# Why Calcium Oxalate is insoluble in acetic acid?

Calcium oxalate is insoluble in acetic acid, but not it's carbonate, oxide and hydroxide.

From internet, it is even considered as a test to distinguish calcium oxalate from it's carbonate and oxide. The reason from the resources which i had searched, only gave factual reasons such as

1. High Lattice Energy and
2. Low solvation energy of $$Ca(C_2O_4)$$

But intuitively the "short sized" compounds like $$CaO$$ and $$Ca(OH)_2$$ must have better packing and more lattice energy, then why much bigger calcium oxalate have higher lattice energy?

Also, i am clueless about how to compare solvation energy of different compounds. I think it has to do with polarity of the solute and the solvent. Any help will be appreciated.

Edit: I had omitted the relative basicity of oxide, hydroxide and carbonate of calcium but i am more interested in knowing how to compare the lattice energy and solubility of the given compounds.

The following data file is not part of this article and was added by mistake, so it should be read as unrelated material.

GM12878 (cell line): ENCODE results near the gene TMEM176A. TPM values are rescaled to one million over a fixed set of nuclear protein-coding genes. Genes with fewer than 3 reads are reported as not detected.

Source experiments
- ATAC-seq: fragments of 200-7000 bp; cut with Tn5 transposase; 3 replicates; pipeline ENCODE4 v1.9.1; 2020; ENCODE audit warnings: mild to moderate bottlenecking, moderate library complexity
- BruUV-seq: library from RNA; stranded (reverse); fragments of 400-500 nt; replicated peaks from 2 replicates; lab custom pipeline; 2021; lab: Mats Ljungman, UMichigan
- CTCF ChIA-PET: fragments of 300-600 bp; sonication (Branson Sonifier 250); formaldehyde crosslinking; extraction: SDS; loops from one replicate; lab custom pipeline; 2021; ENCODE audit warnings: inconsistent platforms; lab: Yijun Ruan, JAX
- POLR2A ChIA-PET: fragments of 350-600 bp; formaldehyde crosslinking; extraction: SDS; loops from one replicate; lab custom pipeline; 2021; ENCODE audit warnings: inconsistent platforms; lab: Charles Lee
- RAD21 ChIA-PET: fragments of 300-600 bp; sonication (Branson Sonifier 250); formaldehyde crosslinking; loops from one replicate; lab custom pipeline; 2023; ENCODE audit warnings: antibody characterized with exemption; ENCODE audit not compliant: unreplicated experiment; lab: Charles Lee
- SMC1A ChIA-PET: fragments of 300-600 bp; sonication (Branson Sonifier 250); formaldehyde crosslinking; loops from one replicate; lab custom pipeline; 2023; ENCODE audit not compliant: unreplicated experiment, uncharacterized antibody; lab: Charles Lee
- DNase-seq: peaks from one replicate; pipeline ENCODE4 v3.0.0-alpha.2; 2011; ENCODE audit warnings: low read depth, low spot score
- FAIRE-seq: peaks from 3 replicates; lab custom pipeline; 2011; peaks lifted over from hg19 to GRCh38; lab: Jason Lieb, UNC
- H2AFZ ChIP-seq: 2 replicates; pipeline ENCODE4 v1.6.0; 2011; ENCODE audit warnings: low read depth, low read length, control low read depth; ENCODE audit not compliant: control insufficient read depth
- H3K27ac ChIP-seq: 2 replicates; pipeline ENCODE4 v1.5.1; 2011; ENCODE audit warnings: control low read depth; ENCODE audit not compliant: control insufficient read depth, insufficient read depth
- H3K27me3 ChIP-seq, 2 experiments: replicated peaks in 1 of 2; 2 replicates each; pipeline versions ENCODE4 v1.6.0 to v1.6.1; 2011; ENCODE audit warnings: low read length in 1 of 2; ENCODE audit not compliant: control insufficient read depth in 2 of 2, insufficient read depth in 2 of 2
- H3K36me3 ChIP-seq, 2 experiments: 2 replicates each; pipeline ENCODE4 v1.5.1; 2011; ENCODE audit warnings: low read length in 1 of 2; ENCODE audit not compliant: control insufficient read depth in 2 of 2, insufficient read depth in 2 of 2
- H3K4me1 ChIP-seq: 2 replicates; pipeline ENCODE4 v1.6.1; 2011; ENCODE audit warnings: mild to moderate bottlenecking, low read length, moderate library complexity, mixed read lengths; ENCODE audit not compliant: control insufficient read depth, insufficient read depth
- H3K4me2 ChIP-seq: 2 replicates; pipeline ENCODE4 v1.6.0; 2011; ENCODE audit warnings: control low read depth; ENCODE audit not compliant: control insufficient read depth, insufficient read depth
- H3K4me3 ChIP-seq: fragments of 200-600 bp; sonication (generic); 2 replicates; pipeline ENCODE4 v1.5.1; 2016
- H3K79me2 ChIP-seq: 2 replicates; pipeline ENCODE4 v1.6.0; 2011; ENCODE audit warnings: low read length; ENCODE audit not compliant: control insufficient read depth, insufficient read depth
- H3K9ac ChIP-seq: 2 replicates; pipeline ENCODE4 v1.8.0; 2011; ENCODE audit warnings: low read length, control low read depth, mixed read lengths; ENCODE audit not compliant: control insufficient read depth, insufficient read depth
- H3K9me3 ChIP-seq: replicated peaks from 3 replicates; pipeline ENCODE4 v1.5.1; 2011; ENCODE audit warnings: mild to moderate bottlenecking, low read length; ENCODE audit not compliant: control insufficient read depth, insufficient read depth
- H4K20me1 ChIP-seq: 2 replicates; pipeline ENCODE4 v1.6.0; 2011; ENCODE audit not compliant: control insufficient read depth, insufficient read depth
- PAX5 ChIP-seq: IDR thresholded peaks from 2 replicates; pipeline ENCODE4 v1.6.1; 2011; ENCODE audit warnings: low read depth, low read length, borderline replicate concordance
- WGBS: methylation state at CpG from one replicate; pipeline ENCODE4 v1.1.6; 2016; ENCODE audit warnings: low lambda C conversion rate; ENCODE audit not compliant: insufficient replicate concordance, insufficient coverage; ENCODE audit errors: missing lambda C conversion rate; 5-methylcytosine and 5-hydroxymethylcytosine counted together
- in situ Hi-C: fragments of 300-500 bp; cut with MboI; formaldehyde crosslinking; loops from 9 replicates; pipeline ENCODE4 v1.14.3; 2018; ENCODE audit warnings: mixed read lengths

• You have omitted to consider acid-basis relations, particularly the relative acidity/alkalinity of respective cunjugated acid/base pairs. Apr 21, 2020 at 8:55
• Yes, but what may be the reason for other facts, i am more interested in knowing how to compare properties like solubility and lattice energy
– user91694
Apr 21, 2020 at 10:18
• Such things are more related to solubility product. For solubility itself, you have to involved the side acid-base equilibrium reactions. The play essential role. Apr 21, 2020 at 12:14